And the haters gonna hate, hate, hate, hate, hate
Baby, I’m just gonna shake, shake, shake, shake, shake
I shake it off, I shake it off — Taylor Swift, “Shake It Off”
Yo Haters, I’m really happy for you… Imma let you finish, but we all know the tired trope of grumpy old Mick is the weapon of choice for those who prefer to beat up on piñatas instead of sacred cows.
It’s a languid label for a man whose thirty years in coaching renders such a one-dimensional portrait obsolete.
To steal a line from Taylor Swift, haters gonna hate, hate, hate.
And just as dancing awkwardly amid the haughty world of the music industry has become a Swift trademark, so has Mick’s trait of not suffering dolts amid the plastic sports-journalist bonhomie at post-match press conferences1. Both are endearing within a heavily manufactured construct (i.e. the first question of the conference must be asked by the man with the Seven Network microphone).
Selective editing of the post-match press conference on Friday night2 would’ve again been used to stoke the warm liquid centre of the hater’s argument, say nothing of the result itself.
However, rather than seeing the Port Adelaide defeat as a Force Majeure3, they wear it as a pair of heavy boots in an attempt to give their careless certainty the gravitas it lacks.
Carlton is not as bad as advertised on Friday night — nor it is as good as touted in the weeks preceding it4 — but the problems at Carlton for the most part are not of Malthouse’s making.
Malthouse wasn’t at the Club in 2009 when it took Kane Lucas with its first pick, or in 2010 (Matthew Watson),or in 2011 when it selected Josh Bootsma5.
When Malthouse arrived at the Club at the end of 2012 he was greeted by a list that was as mediocre as it was inflexible, thanks to the awful stewardship of the Club’s football department-slash-board6 who got nervous enough to put a multi-year contract in front of whichever third-round draft pick in the system for three years got 18 possessions that week.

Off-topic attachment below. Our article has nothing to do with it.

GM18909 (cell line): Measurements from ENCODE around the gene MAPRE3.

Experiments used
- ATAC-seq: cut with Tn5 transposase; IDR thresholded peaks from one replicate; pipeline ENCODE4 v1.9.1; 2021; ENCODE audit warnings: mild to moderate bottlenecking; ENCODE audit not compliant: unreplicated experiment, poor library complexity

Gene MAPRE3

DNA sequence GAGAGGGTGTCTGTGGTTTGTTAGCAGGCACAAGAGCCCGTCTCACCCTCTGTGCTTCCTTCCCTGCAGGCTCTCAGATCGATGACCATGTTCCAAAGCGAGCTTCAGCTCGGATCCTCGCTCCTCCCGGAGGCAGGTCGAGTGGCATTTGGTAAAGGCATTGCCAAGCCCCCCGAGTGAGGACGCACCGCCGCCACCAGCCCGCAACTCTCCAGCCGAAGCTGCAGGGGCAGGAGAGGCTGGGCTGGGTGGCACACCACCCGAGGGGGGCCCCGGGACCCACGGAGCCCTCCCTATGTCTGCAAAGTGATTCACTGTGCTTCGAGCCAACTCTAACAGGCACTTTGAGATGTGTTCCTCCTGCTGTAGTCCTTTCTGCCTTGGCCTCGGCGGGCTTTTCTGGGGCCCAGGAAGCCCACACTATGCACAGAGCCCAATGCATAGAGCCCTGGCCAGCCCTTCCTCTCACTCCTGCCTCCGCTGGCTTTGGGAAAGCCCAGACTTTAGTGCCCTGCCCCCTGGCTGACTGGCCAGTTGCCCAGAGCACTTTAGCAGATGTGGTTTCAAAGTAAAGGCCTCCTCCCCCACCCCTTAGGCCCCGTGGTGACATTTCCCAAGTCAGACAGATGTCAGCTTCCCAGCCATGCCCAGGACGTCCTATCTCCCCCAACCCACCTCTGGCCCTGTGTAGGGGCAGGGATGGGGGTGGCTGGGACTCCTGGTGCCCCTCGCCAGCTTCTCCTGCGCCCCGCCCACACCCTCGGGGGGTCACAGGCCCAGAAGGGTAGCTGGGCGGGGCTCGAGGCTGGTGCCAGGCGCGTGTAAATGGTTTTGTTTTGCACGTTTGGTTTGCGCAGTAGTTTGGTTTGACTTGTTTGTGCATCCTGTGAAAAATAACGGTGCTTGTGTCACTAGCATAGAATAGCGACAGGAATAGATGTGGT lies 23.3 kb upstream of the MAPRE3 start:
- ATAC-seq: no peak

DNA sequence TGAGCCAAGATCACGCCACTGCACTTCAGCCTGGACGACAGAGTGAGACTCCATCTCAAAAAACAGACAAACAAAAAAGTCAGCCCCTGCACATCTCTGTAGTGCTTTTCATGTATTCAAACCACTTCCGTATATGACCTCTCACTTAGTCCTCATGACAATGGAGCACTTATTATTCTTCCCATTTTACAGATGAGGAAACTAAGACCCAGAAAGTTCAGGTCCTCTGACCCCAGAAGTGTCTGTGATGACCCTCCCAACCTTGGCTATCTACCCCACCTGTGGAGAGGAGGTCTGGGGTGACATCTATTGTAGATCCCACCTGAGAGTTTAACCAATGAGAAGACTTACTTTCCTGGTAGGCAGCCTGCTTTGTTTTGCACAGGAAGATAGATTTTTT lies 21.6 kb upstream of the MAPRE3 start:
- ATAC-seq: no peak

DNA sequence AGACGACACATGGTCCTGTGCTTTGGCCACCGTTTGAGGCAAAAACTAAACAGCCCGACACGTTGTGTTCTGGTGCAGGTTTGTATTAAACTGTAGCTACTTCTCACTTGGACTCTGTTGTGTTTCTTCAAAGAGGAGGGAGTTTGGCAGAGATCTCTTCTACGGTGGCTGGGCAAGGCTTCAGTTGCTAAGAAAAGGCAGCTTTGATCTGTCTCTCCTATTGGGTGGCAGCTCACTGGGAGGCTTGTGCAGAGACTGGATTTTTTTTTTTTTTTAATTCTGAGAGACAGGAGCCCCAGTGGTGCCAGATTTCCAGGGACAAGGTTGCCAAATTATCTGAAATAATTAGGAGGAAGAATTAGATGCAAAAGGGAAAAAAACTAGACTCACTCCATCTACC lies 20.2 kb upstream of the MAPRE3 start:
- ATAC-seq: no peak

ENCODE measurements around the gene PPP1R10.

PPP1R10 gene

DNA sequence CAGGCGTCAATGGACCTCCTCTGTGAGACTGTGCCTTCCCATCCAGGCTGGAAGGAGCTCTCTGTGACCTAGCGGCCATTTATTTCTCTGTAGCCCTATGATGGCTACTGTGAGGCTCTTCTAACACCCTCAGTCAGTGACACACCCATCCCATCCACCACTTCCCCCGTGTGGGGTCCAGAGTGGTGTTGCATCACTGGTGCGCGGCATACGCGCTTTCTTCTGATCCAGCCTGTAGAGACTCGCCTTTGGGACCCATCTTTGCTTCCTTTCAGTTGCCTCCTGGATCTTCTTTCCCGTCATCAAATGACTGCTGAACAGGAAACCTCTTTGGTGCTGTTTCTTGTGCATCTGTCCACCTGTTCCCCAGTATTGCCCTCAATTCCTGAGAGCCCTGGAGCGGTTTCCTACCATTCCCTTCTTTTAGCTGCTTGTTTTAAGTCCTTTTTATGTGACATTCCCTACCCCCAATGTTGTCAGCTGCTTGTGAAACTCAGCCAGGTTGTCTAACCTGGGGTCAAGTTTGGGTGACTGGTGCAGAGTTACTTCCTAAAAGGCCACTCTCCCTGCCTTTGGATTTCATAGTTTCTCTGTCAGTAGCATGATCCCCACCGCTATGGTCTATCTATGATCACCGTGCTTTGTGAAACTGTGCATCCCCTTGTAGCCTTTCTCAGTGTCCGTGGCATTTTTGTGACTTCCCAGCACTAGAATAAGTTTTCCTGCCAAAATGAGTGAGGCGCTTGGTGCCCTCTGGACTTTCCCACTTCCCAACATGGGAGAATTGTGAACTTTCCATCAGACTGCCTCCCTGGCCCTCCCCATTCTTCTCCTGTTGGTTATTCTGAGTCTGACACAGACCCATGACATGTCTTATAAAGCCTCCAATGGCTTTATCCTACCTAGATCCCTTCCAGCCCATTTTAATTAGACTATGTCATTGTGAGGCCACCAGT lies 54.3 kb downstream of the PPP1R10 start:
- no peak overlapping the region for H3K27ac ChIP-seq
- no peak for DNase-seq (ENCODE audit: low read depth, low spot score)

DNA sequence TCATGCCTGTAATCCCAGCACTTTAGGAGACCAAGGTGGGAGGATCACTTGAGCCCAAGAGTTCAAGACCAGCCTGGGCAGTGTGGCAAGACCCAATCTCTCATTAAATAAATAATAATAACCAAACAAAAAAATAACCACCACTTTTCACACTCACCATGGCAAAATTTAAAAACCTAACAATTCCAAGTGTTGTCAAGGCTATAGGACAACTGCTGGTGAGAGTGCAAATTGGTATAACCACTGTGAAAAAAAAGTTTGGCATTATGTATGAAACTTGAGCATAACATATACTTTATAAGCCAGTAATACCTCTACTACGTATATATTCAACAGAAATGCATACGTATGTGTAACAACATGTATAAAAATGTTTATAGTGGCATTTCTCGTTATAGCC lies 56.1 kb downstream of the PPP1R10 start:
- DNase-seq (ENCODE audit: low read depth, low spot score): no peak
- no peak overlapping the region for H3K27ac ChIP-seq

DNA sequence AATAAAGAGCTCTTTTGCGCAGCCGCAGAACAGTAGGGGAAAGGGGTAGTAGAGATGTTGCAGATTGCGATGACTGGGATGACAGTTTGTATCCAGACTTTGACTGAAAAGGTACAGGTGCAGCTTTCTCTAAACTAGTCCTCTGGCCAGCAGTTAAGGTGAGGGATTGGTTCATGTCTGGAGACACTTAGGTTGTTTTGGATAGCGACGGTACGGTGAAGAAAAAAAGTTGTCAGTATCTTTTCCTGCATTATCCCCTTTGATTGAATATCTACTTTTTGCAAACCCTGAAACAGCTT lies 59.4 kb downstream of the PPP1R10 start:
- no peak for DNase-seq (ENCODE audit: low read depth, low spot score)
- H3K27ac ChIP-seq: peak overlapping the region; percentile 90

These are the bad decisions you make when you are an awful football club7 — and for the most part of the past 15 years, we have been an awful football club — an awful football club whose brief moments of success have largely been on the heavily taped shoulders of Chris Judd.
The football Gods had withdrawn their blessing from Carlton long before Malthouse was hailed by some as its Messiah.
So what is Malthouse’s job?
Is it to present to the darlings of the football media a kinder, gentler Carlton?
It is to rebuild the list. A list that has some depth. A list that has some resilience.
Given the restraints (and book tour) of his first pre-season, Malthouse is one year into the process. One year that has seen among other things:
Bryce Gibbs begin to realise his potential8
Sam Rowe develop as a key position defender
Introduced Daisy Thomas, Andrejs Everitt and Sam Docherty to provide some outside run and clean disposal, particularly across half-back — alongside a vastly improved Dylan Buckley.
Develop a structure and a game plan that the players have bought into — something that has not been seen at Carlton since the Parkin years.
Will developing the lilt of a champagne sipper and a courteous manner at press conferences in anyway help Malthouse further build a competitive list?
If Taylor Swift can move from ringletted country singer and teenage sweetheart of the American heartland to Taylor Swift Pop Star with very little image making — without the warrior-queen affectations of Beyoncé or the amplified alter egos of Nicki Minaj — then I think Malthouse is going to be okay.
Let Malthouse be Malthouse.
Just shake it off, Mick. Shake it off.
1. Stevaux’s statement dressed as a question (again) on Friday night was another brick in the cathedral of mediocrity.
2. Watch the entirety of that press conference — bearing in mind it was one after a 100 point defeat — and tell me the grumpy stereotype is consistent all the way through… or listen to any of Malthouse’s regular segments on FIVEaa… or his weekly videos to Carlton members. Maybe the problem lies not with Malthouse, but with Stevaux and the tepid Twitter satirists whose exhausted shtick rarely departs from “Mick is old — hear him get confused about social media”
3. Full list chasing a Top 4 spot versus 10+ injuries, a captain concussed and nothing on the line.
4. As Wilfrid Sheed wrote in Transatlantic Blues, “Whom the gods would destroy, first they oversell”.
5. Port Adelaide didn’t make such a mistake with their first pick (granted a few selections higher) — Chad Wingard.
6. Comprising largely of a) wealthy men who b) had the good fortune and shortcomings of character that mark an administration that spent a generation as a successful club — there’s not a lot of considered and patient long-term thinking in the sweet spot of that Venn diagram. That’s not condescension so much as it is an attempt at a charitable truth.
7. Playing your #1 draft pick as either a tagger or a loose man across half-back is another such decision.
8. This takes some typing — I’ve been one of Bryce’s more vociferous critics